2010-10-12 23:36:25.000 – Mike Carmon,  Staff Meteorologist

Winter Up Top, Autumn Down Below

As I sit here on yet another Tuesday evening, as one more shift draws to a close, my mind is fully in-sync with weather-related thoughts. In addition, though, I have the concept of change on my mind. In that vein, let’s take a look at the change our mountain home has held for us from this shift to last shift:

October 6th – October 12th
Maximum Temperature: 40F on 6th
Minimum Temperature: 16F on 9th & 10th
Average Temperature: 28F
Peak Wind Gust: 98 mph on 7th
Average Wind Speed: 46.1 mph
Solid Precipitation (in the form of snow and ice pellets): 1.7″
Liquid Equivalent Precipitation (with rain and freezing rain): 1.25″
Days with Fog: 7 (fog is almost certain for tomorrow, but the day has not arrived yet!)
Sunshine Hours: 20 out of a possible 81 (25%)
Nights I wore snow pants: 5

It has certainly been a wintry week for us on the summit! Let’s compare to our last shift week…

September 22nd – September 29th
Maximum Temperature: 58F on 24th
Minimum Temperature: 33F on 23rd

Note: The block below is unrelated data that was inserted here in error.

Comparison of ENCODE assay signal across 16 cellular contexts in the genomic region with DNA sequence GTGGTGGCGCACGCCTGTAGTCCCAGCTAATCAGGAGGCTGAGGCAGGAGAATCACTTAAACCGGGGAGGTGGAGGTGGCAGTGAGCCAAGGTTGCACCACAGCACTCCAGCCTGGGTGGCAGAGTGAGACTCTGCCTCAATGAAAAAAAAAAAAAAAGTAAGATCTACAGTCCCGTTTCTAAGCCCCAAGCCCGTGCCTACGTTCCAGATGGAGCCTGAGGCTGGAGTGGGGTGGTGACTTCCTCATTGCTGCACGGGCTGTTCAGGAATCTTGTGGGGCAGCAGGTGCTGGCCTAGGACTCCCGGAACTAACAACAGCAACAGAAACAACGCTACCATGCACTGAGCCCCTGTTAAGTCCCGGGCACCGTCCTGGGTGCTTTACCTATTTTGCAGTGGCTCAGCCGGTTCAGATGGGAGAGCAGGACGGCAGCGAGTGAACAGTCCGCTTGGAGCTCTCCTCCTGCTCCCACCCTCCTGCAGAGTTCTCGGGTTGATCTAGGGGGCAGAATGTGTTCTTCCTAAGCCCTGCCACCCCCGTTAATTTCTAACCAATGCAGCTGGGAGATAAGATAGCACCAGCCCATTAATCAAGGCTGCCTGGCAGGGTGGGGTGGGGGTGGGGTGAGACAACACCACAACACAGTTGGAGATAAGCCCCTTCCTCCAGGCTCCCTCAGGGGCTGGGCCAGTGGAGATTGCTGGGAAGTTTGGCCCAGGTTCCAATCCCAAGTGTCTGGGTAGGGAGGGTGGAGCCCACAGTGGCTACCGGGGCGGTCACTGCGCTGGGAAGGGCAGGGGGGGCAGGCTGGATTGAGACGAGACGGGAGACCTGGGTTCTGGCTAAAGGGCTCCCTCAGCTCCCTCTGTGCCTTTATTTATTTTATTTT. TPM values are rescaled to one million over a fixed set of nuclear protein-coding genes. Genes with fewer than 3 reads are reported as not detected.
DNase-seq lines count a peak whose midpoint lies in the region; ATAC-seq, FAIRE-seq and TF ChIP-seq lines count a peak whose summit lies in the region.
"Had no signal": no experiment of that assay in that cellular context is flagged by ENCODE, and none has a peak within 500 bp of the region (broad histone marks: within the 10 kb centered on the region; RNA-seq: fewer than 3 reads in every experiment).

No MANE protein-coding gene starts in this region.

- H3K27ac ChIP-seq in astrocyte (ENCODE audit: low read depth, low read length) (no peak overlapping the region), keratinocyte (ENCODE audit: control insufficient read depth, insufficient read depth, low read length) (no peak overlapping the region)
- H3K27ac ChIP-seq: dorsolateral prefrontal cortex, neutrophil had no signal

Average Temperature: 45F
Peak Wind Gust: 82 mph on 24th
Average Wind Speed: 38.5 mph
Solid Precipitation: None
Liquid Equivalent Precipitation (rain): 1.34″
Days with Fog: 8
Sunshine Hours: 14 out of a possible 98 (14%)
Nights I wore snow pants: 0

This week has characterized a more typical winter week, with higher average wind speeds, a wintry mess of precipitation, temperatures that rarely peaked above the freezing mark, and slightly less fog. This is all in opposition to our last shift, with temperatures that topped out above 50 degrees for 5 out of 8 days, low temperatures that never dipped below freezing, foggier days, and absolutely no wintry precipitation. While the weather may oscillate a bit from day to day, one can always count on the general downward trend of colder, shorter days from summertime into winter. And that’s a change that won’t change, so perhaps this comment was not regarding change at all!


Mike Carmon,  Staff Meteorologist

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